You let Larry go on a bit, then when the phone rings, you say "Janet! [her first name is Janet] - get in touch with that geek in charge of Google. Tell him I'm commandeering his programming department - Larry Summers has a job for them." Then you hang up. Sure, Google could fight you, but you're the president, and they'd have to go all the way to the Supreme Court to stop you. No sweat, you only need them for a month. "Larry, you and your boys need to talk to these Google guys and tell them how to figure out how much money we have out there. I need an answer in a month. If they hem and haw, tell'm we'll call Yahoo. It's a bluff, but they'll get the message."

Then you go out and deliver a little talk to the nation. No bullshit this time. Plain and simple. You tell us your going to get to the bottom of our nation's financial system. "In one month, we will have a full and public assessment of every registered asset in this country. Names and social security numbers will not be revealed, but everything else will be published and identified - account numbers, addresses, serial numbers along with an assessment of their market values. Every derivative will be traced back to its underlying real asset. Fraudulent arrangements will be dissolved and their perpetrators prosecuted.

"We will then assess the health of every financial institution. Of course this is a free country, and each of these assets can actually be bought and sold for more or less than our initial assessment, but make no mistake, within 30 days insolvent institutions will be shut down and their assets sold. The healthy will survive. The days of bailouts and empty promises are over. This crisis will be ended and we will recover, but not until we uncover the truth, and that quest begins today." [You can then throw in some bullshit about not letting people starve if you feel you must].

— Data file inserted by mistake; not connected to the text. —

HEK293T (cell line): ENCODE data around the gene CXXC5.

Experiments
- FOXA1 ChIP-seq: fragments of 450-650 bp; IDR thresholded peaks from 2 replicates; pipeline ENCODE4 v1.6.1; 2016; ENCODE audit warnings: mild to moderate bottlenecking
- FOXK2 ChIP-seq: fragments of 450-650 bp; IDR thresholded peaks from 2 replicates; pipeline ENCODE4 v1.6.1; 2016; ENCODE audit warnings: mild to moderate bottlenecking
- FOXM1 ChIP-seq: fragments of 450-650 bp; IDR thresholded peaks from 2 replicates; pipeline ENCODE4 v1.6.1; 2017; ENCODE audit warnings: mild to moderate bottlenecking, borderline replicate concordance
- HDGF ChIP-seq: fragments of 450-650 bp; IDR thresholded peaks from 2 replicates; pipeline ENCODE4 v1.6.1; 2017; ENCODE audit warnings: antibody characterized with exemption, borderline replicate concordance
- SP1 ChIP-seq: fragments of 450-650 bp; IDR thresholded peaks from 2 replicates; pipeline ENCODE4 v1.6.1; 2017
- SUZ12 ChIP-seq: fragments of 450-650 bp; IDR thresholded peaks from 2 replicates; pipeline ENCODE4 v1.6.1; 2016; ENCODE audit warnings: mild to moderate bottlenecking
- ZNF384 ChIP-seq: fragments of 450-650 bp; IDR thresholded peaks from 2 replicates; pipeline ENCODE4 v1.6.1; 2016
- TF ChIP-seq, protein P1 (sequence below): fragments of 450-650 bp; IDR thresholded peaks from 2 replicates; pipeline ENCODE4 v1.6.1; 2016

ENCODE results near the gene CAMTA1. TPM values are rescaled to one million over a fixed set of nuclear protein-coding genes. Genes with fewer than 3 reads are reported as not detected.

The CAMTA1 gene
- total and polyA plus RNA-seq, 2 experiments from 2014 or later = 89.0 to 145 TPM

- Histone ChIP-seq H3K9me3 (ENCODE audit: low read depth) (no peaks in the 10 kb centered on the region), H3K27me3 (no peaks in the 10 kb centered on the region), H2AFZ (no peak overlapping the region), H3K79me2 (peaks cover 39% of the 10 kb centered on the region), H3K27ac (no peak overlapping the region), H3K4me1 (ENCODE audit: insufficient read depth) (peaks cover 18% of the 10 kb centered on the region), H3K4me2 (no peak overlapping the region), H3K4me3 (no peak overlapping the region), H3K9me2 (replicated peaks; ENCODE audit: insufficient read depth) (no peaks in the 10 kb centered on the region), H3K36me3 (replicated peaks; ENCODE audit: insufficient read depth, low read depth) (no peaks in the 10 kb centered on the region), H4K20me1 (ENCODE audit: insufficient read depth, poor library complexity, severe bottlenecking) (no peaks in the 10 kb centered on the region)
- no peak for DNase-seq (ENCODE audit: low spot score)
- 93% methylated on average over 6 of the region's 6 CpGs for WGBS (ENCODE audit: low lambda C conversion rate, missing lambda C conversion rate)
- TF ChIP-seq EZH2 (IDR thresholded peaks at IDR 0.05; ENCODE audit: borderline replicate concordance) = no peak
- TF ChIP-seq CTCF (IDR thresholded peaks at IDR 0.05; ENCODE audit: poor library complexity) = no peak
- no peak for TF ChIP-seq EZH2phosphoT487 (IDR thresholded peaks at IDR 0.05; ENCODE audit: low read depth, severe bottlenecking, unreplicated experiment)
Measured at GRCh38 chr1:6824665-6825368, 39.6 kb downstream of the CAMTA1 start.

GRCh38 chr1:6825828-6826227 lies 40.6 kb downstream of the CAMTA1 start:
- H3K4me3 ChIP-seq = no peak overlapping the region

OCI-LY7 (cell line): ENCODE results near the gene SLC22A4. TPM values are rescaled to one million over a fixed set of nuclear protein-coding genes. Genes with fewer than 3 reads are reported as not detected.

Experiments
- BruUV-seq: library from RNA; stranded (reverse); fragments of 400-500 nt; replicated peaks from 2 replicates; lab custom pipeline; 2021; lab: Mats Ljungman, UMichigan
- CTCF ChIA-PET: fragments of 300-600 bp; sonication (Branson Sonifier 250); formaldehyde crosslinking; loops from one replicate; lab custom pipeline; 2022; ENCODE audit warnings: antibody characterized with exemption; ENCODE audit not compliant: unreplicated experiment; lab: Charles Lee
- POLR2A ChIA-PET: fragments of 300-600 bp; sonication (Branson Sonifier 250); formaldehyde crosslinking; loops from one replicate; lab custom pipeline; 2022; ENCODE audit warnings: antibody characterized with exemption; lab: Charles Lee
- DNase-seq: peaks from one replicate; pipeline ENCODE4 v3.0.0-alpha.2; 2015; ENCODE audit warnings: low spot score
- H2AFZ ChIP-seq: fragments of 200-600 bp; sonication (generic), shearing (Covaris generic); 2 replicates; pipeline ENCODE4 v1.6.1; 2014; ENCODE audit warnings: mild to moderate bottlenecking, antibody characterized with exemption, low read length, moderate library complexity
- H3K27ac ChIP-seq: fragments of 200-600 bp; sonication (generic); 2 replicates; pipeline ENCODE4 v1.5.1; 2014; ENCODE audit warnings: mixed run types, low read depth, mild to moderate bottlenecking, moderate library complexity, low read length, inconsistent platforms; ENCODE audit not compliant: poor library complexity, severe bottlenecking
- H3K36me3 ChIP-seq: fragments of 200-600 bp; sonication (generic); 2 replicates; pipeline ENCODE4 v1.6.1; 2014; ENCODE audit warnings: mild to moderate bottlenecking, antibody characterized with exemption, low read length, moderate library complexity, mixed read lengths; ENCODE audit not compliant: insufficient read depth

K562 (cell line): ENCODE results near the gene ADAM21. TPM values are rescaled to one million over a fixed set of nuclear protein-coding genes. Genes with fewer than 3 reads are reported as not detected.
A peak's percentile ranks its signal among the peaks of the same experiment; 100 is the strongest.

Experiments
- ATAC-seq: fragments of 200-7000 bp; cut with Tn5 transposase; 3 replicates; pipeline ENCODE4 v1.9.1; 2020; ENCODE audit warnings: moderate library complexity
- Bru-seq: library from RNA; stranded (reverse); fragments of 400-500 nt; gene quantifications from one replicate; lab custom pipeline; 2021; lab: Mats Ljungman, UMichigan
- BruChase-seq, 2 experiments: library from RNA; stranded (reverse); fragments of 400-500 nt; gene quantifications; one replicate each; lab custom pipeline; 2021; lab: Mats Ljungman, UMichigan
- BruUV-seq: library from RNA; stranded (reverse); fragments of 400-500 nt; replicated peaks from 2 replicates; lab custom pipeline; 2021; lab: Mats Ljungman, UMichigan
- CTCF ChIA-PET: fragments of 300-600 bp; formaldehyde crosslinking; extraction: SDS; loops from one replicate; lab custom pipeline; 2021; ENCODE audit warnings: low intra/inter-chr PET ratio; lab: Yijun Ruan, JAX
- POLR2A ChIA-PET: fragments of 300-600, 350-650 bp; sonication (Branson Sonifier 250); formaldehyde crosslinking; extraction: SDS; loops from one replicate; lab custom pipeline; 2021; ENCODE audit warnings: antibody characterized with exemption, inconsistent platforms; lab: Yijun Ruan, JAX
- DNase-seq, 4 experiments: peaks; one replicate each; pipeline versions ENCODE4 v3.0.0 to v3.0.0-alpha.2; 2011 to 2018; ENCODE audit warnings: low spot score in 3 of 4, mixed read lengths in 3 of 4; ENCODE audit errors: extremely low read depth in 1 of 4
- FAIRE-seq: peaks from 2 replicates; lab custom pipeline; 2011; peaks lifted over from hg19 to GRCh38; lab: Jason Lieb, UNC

Well, I can dream, can't I?

[As usual, little of this is original. The idea of a wiki-like public accounting of assets I got from Steve Sailer. Commandeering Google programmers to figure out our true asset-base I stole from Mencius Moldbug. The need for Obama to stop the BS and get down to business is pure Denninger. And, of course, the Words of Love are from John Phillips.

24 February 2009

The Hillary Paradox

Hillary Clinton went hat-in-hand to China last week to beg them to buy our T-Bills so we can fund our stimulus package, arguing it is in our mutual interest for them to do so? Why would it be in China's interest? So the U.S. can continue to import their goods, of course. But if we're spending the stimulus on Chinese imports, then it isn't much of a stimulus for the American economy, is it?

Have We Hit Bottom

I'm looking for a possible contrarian bump today in the markets as many will assume that the bottom has been reached - after all, how could it fall below 1997 levels? Surely, that's not possible.

Yet the other shoe - or shoes - have yet to drop. Now we hear that Amex is offering a reward to some of its customers to leave.
American Express Co. (AXP) is offering a $300 incentive for customers to cancel their accounts as the card issuer and payments processor grapples with surging loan delinquencies and reduced card-member spending.

The move comes as credit rating firms have warned that rising credit-card delinquencies could push the industry's charge-off rate into the double-digits by the end of the year from December's record level of 7.7% amid higher unemployment and a bleak economic outlook.

"It's a tool that has been used in the past to motivate borrowers to close off balances," says Scott Valentin, an analyst at FBR Capital Markets. Valentin cited an instance some years ago where National City offered $200 to borrowers who would close their home equity lines of credit.